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According to a study, managing peatlands can prevent future pandemics

Peatlands are habitats of terrestrial wetland in which waterlogged conditions prevent the complete decomposition of plant material. They have a wide variety of disease vectors, vertebrate and invertebrate vectors, or carriers, including various vertebrates that are considered to pose a risk of zoonotic disease transmissions, such as bats, rats, pangolins, and primates. These peatlands host a number of disease-spreading hosts; they also harvest flora and fauna, increasing contact with humans.

According to a new report, sustainable management of peatlands, peat-swamp forests found across the tropics, can prevent future pandemics. In the sense of COVID-19, the report titled Tropical peatlands and their conservation are essential and possible future (zoonotic) disease pandemics has been published in the November 17, 2020, PeerJ journal. Examples from around the world were provided in the analysis. As was the most recent outbreak in May 2020, the first recorded case of Ebola in 1976 was from a peatland field, it noted. In the Democratic Republic of the Congo, another region with large peatlands, the cradle of the HIV/AIDS pandemic was assumed to be around Kinshasa.

The researchers analyzed current evidence and concluded that high biodiversity in tropical peat-swamp forests, combined with the degradation of habitats and the harvesting of wildlife, created “suitable conditions” for emerging infectious diseases (EIDs) that could leap to humans. The international study team, led by the University of Exeter, included researchers – DR Congo and Peru from countries with large tropical peatlands, including Indonesia.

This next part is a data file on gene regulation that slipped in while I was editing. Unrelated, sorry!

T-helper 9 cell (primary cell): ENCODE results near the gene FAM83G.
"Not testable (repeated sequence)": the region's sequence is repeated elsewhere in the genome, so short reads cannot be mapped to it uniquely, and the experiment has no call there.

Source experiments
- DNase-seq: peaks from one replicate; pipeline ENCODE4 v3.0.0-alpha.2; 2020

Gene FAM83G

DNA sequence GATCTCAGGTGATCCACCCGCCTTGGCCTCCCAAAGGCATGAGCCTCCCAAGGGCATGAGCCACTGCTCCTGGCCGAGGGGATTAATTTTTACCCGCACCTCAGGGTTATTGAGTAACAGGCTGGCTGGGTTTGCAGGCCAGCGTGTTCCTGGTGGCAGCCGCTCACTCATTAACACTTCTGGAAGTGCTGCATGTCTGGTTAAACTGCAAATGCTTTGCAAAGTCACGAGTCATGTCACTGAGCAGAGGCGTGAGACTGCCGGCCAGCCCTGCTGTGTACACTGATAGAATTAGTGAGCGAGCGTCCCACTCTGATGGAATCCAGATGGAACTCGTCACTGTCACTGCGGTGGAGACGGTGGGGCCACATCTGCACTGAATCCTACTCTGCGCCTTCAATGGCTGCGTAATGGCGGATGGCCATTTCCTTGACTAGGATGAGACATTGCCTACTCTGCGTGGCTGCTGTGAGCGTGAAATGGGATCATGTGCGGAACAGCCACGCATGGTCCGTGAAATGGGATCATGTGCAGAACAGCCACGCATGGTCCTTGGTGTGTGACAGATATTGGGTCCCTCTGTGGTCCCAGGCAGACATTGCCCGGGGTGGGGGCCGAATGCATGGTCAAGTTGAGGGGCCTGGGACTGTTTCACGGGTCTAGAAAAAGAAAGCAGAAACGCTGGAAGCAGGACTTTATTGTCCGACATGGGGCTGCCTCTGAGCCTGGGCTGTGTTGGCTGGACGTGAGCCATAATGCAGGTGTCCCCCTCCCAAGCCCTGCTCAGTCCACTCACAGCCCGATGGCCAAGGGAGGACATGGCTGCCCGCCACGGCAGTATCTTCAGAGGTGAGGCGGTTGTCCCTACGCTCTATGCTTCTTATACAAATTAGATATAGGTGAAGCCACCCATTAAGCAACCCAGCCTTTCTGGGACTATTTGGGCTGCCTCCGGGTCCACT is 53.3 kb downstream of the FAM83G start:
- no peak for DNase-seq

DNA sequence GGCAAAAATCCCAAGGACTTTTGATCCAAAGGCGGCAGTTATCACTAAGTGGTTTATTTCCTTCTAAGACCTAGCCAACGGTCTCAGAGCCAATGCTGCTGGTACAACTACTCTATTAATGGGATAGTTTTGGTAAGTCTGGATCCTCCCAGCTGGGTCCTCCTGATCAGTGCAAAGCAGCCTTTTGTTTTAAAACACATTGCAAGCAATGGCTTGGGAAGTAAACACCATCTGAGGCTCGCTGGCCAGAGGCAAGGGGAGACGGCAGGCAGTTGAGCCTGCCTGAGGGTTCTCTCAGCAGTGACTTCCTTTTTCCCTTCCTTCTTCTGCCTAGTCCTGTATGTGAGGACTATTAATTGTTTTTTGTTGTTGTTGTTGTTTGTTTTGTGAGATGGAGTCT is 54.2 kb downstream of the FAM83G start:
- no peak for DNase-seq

According to Dr. Mark Harrison, Lead Author, Centre for Ecology and Conservation on Exeter’s Penryn Campus in Cornwall, UK and Borneo Nature Foundation International,” We’re not saying tropical peatlands are unique in this respect – but they are one important habitat where zoonotic diseases (those that jump from animals to humans) could emerge. Exploitation and fragmentation of these habitats, as well as peat wildfires (ultimately driven by human activity) and wildlife harvesting, bring more and more people into close contact with peatland biodiversity, increasing the potential for zoonotic disease transmission. Our review shows that protecting tropical peatlands isn’t therefore just about wildlife and carbon emissions – it’s also important for human health.”

In several countries with large tropical peatland areas, some of which are relatively poorly resourced to tackle pandemics, the study also noted the “high impacts” of COVID-19. The study also addressed large numbers of naturally cave-roosting edible-nest swiftlets being raised in special buildings in many peatland regions, with most nests being exported to China. Many communities in these areas are rural, relatively poor, isolated, have minimal infrastructure, medical facilities that are sub-standard or non-existent, and rely heavily on external trade. “As a result, the direct and indirect impacts of COVID-19 in these communities may be particularly severe,” said Dr. Ifo Suspense, who contributed to the study, from Université Marien, Republic of Congo.

The study concludes: “Sustainable management of tropical peatlands and their wildlife is important for mitigating impacts of the COVID-19 pandemic, and reducing the potential for future zoonotic EID emergence and severity, thus strengthening arguments for their conservation and restoration.”

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